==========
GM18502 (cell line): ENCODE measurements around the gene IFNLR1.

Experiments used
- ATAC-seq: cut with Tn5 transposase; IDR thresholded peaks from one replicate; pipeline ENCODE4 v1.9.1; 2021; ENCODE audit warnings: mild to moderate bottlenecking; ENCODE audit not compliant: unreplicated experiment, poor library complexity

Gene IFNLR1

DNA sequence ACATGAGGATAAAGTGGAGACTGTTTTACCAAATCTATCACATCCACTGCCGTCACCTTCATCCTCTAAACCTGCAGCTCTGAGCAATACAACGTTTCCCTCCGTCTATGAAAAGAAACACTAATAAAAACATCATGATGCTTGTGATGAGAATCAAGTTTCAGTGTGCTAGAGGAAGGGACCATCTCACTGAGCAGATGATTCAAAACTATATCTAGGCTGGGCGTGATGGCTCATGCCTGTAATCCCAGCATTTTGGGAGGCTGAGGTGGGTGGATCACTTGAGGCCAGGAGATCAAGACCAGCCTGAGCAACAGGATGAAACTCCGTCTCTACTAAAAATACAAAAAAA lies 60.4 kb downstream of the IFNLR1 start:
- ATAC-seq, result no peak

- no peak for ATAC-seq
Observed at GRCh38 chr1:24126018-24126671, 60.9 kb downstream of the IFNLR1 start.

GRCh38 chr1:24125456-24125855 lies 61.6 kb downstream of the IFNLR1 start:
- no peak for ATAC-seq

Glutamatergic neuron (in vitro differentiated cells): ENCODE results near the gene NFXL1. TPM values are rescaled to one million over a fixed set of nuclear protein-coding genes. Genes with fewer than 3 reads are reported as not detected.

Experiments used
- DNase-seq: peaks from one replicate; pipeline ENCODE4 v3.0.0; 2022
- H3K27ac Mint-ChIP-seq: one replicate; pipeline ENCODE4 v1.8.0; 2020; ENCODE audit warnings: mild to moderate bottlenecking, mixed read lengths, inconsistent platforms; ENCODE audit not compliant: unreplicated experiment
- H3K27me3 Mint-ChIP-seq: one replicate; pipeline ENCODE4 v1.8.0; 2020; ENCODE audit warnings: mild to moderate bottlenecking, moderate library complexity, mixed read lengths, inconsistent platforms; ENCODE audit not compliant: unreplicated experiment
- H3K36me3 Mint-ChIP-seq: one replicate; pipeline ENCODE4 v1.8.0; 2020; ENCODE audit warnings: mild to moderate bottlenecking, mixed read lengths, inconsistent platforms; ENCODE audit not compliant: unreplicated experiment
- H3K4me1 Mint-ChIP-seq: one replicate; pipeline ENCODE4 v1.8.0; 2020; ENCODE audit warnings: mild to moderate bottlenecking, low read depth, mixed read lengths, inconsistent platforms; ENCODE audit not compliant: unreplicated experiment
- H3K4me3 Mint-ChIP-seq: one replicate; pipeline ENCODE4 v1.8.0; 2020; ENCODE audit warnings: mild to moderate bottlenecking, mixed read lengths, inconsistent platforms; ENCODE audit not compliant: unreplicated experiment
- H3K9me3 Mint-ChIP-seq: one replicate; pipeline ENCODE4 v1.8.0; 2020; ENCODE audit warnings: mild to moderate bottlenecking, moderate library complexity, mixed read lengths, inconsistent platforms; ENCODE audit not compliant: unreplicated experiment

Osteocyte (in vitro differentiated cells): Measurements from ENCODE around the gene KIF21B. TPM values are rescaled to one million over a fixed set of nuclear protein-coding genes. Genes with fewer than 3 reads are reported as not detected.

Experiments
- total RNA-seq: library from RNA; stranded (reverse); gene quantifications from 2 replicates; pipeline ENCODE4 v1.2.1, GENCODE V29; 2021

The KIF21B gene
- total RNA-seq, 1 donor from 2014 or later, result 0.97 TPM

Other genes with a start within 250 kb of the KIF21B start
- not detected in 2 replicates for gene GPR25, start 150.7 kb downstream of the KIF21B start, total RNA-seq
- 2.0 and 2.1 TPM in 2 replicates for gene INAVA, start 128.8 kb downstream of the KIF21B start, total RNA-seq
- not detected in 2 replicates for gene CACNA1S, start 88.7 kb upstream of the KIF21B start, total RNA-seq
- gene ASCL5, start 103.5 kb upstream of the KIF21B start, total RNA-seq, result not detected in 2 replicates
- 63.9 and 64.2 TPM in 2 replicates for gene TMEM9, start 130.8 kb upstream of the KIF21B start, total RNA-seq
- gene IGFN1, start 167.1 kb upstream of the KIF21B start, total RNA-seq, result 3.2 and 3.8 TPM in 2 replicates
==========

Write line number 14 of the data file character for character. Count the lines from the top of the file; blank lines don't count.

- H3K27ac Mint-ChIP-seq: one replicate; pipeline ENCODE4 v1.8.0; 2020; ENCODE audit warnings: mild to moderate bottlenecking, mixed read lengths, inconsistent platforms; ENCODE audit not compliant: unreplicated experiment